Huntsman Alumni Magazine

Spring 2008

Student graduates with skateboard in tow

One familiar face at the Jon M. Huntsman School of Business participated in the graduation exercises last December, on a skateboard, even though he wasn't even a graduate.

Jake Anderson was pulled onto the stage on a skateboard by graduate Jimmy Jones, who was driving an electric-powered wheel chair. By that point, Jake had already been introduced by President Stan Albrecht.

As President Albrecht welcomed people to Utah State University's 118th Commencement exercises, he singled out Jimmy as a graduate, and recognized Jake for the role he had played in helping Jimmy earn his degree.

"Jimmy Jones graduates in business today, but when you see him head across the stage for his degree, you will see him accompanied by his friend Jake Anderson," Albrecht said. "Jake has been working with Jimmy since 2003, driving him from Tremonton every day, going to every class with him, taking notes for him, pushing him across campus during these lovely Cache Valley winters and even scheduling his wedding and honeymoon around Jimmy's school schedule."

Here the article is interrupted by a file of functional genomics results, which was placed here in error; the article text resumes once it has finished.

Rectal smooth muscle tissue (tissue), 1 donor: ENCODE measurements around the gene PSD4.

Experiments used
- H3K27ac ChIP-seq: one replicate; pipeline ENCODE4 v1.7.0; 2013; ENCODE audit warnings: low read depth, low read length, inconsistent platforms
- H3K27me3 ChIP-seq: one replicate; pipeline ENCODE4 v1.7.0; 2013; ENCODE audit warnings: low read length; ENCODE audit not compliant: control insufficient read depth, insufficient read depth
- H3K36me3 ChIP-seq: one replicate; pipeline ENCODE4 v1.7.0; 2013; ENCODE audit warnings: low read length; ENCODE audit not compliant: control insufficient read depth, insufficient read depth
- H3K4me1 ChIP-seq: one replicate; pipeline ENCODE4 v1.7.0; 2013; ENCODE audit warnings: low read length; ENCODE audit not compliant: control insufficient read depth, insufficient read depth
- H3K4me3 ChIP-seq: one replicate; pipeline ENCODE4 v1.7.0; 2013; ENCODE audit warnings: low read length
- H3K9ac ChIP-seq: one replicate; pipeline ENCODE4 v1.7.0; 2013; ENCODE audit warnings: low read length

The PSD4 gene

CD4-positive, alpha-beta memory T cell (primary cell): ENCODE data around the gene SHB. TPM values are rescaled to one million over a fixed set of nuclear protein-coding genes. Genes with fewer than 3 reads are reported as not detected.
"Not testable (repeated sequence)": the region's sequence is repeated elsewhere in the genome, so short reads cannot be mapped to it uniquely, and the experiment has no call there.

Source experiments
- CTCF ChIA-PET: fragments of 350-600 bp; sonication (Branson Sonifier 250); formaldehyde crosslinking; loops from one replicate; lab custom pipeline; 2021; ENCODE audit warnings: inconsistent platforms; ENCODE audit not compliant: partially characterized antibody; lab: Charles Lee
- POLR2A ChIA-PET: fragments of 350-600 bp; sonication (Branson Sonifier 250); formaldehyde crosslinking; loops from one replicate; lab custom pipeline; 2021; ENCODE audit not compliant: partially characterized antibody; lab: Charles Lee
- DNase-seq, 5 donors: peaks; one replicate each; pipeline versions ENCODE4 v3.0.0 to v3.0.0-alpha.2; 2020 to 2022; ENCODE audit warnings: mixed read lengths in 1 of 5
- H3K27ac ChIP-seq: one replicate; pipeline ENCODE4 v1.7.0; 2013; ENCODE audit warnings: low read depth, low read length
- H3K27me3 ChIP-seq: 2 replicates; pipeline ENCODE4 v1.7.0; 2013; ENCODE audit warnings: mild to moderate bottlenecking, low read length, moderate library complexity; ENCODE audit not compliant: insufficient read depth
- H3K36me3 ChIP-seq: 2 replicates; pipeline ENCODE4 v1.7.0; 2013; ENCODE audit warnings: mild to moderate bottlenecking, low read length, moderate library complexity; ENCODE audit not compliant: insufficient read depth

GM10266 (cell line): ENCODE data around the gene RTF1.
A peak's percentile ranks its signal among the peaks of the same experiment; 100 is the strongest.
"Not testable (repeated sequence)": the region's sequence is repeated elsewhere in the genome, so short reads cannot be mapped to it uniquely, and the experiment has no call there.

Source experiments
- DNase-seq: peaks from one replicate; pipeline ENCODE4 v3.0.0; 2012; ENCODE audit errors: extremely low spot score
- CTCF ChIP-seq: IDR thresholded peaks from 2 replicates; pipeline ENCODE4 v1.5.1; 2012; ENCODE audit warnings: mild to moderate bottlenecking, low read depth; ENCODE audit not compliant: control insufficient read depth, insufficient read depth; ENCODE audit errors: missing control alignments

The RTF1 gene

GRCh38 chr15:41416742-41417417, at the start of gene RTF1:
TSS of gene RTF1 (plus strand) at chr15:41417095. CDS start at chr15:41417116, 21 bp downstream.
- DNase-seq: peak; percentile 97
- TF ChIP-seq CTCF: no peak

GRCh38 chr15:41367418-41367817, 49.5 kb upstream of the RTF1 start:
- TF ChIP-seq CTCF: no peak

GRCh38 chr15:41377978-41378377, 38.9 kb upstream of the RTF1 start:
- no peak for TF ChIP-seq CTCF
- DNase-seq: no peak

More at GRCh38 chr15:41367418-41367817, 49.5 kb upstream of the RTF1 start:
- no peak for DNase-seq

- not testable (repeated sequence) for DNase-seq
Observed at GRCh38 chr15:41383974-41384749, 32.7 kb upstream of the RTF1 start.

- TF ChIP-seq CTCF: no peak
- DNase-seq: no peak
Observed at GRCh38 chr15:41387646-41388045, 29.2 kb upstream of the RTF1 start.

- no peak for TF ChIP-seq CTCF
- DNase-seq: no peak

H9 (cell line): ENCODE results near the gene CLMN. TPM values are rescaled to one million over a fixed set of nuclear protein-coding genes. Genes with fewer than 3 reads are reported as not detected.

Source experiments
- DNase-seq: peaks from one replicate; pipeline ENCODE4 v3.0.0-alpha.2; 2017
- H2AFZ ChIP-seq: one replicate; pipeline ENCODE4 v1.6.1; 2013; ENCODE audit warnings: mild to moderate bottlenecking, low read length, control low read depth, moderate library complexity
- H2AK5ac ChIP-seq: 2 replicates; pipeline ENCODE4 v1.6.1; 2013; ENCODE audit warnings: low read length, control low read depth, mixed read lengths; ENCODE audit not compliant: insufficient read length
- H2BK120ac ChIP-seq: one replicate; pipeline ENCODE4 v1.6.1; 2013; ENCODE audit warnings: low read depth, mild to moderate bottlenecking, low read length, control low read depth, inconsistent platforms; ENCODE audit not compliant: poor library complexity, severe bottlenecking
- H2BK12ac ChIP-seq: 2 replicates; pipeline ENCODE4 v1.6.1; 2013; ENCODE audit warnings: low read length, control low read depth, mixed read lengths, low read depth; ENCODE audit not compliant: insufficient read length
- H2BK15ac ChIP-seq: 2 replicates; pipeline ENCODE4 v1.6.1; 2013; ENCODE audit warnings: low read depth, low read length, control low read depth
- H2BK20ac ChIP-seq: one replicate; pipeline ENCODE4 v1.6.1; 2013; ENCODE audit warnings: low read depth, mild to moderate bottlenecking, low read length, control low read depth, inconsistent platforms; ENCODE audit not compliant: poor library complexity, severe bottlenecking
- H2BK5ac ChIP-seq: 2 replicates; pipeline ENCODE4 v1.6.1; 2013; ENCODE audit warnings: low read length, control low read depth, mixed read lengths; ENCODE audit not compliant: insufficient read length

Dean Douglas D. Anderson recognizes Jimmy Jones on graduation day, Jake Anderson is in tow on a skateboard.
Dean Douglas D. Anderson recognizes Jimmy Jones on graduation day, Jake Anderson is in tow on a skateboard.

The two reversed roles during graduation with Jimmy towing Jake across campus, and even up to the stage where Jimmy was recognized for graduating.

It was the end of the formal part of an unusual relationship. Anderson, who was paid with money through the Division of Services for People with Disabilities, not only helped Jimmy get around, he helped him take notes.

Jimmy said he was long-time friends with Anderson, and that Anderson's help went beyond that an employee would offer.

"He always had a good attitude," Jimmy said. "We always had a lot of fun together up at the college."

Jake said he had been friends with Jimmy since high school.

"It wasn't really a job to me," Jake said. "It was just going and hanging out with Jimmy."

Jimmy said he was paralyzed in a car accident when he was 17, and yet he still calls himself "hopelessly optimistic."

"I've seen people that have it much worse, so that keeps me humble and thankful for what I do have," he said. "But I know if it wasn't for my wreck I wouldn't have accomplished such a feat as graduating college. I never had it in me before my wreck. It's been a blessing."

Jimmy said it was challenging to get his degree.

"College was really hard, but I've beat tougher things," Jimmy said. "And I had it in me to finish it and go through with it."